By Felicia Schwartz, The Dartmouth Staff
Published on Tuesday, July 10, 2012
In a study published last month by the American Council on Education, American colleges and universities reported an increase in internationalization over the last three years, according to The New York Times. The study, “Mapping Internationalization on U.S. Campuses,” looked at factors such as funding, degree requirements, curriculums, admissions, hiring policies and self-perception to assess the degree to which U.S. universities are incorporating international ideas into their strategic planning, The Times said. The study found a dramatic increase in the number of institutions that consider international background and experience when hiring faculty, up to 68 percent from 32 percent in 2006. This increase comes in spite of the fact that only 47 percent of those schools who reported having more of an international focus also reported an increase in spending in the area from five years ago, The Times reported. Despite the overall increase in internationalization, foreign language studies are decreasing, with only 37 percent of undergraduate students required to learn a foreign language to graduate, down from almost 53 percent in 2001, the Times reported.
Cornell University will only guarantee a “no loans” package to families with incomes of up to $60,000, a change from its previous policy that guaranteed families with incomes of up to $75,000 would not receive any loans as part of their financial aid packages, Inside Higher Ed reported. The policy, announced on July 3, will take effect for students enrolling in the fall of 2013. Cornell is also increasing the loan share for families with incomes of $75,000 to $119,000 from $3,000 up to $5,000, according to Inside Higher Ed. The move comes partially in response to Cornell’s ballooning financial aid budget, which has grown by 20 percent yearly since 2008. Cornell’s decision to scale back its “no loans” policy follows a similar growing trend among peer institutions, including Dartmouth and Williams College. In 2010, both institutions announced that they were restoring loans to families at higher income brackets and limiting “no loans” policies to only those at the bottom of the income distribution.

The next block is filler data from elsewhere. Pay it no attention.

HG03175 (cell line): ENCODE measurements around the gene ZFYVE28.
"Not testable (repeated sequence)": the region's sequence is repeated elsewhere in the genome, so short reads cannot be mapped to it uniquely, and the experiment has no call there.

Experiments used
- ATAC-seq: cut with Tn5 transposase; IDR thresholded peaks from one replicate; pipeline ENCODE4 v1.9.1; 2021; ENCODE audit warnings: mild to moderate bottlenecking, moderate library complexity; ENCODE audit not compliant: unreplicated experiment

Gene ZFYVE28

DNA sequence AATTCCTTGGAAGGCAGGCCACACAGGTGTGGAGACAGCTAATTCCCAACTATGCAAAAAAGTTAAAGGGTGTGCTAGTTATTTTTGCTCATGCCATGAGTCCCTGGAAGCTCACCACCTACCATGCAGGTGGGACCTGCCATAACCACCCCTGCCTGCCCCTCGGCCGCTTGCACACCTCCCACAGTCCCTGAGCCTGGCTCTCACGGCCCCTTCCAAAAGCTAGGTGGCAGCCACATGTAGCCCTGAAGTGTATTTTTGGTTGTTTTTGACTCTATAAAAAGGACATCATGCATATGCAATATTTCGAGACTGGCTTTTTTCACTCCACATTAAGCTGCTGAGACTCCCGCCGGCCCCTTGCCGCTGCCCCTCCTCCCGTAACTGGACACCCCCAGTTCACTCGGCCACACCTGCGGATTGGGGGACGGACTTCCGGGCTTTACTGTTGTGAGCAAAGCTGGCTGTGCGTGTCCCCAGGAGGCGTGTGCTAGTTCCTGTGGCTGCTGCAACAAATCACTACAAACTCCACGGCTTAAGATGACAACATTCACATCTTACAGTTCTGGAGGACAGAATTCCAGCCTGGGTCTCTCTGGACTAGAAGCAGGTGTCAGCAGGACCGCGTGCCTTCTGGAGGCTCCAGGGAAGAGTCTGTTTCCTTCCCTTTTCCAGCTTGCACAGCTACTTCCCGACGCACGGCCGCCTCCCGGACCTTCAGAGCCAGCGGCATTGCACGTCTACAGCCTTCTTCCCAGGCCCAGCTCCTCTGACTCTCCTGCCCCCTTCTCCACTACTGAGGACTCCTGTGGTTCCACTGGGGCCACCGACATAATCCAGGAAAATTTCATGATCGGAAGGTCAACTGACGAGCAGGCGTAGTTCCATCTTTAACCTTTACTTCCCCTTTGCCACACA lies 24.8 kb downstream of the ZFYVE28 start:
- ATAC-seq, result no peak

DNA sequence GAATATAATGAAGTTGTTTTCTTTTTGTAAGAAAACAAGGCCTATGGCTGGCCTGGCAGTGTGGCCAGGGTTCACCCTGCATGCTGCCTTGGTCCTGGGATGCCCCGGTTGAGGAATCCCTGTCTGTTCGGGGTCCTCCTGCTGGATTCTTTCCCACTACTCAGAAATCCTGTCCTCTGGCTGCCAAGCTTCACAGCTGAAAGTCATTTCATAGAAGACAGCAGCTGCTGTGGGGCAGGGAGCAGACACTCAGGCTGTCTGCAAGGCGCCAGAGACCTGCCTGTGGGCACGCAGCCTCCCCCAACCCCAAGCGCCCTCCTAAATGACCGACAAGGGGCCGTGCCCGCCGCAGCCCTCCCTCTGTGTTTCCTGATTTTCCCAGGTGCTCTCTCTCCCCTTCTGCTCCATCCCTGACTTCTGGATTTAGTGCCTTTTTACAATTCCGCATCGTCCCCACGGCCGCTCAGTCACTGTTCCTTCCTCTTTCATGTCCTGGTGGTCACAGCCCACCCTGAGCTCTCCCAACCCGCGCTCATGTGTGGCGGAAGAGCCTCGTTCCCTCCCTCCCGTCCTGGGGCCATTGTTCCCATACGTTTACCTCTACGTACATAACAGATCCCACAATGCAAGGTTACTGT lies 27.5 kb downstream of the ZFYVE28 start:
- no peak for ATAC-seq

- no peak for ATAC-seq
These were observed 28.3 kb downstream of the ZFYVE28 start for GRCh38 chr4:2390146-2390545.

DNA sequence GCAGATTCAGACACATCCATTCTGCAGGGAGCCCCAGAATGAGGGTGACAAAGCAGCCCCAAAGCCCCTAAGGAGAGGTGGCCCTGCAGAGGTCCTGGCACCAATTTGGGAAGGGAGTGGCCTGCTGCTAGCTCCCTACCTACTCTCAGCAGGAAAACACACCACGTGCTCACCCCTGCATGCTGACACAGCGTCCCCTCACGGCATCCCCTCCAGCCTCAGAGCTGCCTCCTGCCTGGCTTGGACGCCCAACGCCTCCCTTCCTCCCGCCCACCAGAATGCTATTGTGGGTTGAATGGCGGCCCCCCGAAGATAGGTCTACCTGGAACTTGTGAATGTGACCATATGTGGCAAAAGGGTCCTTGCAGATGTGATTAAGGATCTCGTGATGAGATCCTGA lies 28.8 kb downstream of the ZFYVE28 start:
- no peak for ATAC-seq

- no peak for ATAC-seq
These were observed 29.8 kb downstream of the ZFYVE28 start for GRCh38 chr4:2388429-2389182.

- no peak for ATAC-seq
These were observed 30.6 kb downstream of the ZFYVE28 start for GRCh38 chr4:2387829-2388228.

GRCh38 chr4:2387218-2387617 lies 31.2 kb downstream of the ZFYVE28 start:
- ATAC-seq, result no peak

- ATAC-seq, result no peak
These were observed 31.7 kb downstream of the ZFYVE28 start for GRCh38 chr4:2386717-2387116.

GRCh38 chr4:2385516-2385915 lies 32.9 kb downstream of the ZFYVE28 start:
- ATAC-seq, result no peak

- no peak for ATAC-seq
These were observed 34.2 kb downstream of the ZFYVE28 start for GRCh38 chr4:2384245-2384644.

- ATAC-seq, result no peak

Recent research has found that students with higher levels of hope — defined as being able to set goals, visualize paths to achieve goals and find motivation to pursue difficult paths — are more likely to succeed, Inside Higher Ed reported. Such students get better grades and graduate at higher rates than students with lower levels of hope, according to the researchers. Several studies have found hope to be a better predictor of class ranking and grades than standardized test scores. Some studies are designed to help determine whether colleges and universities can use such findings to students’ advantage, including one in which students at a California university who underwent 90 minute “interventions” focused on increasing hope were more likely to make progress toward their goals after a month, according to Inside Higher Ed.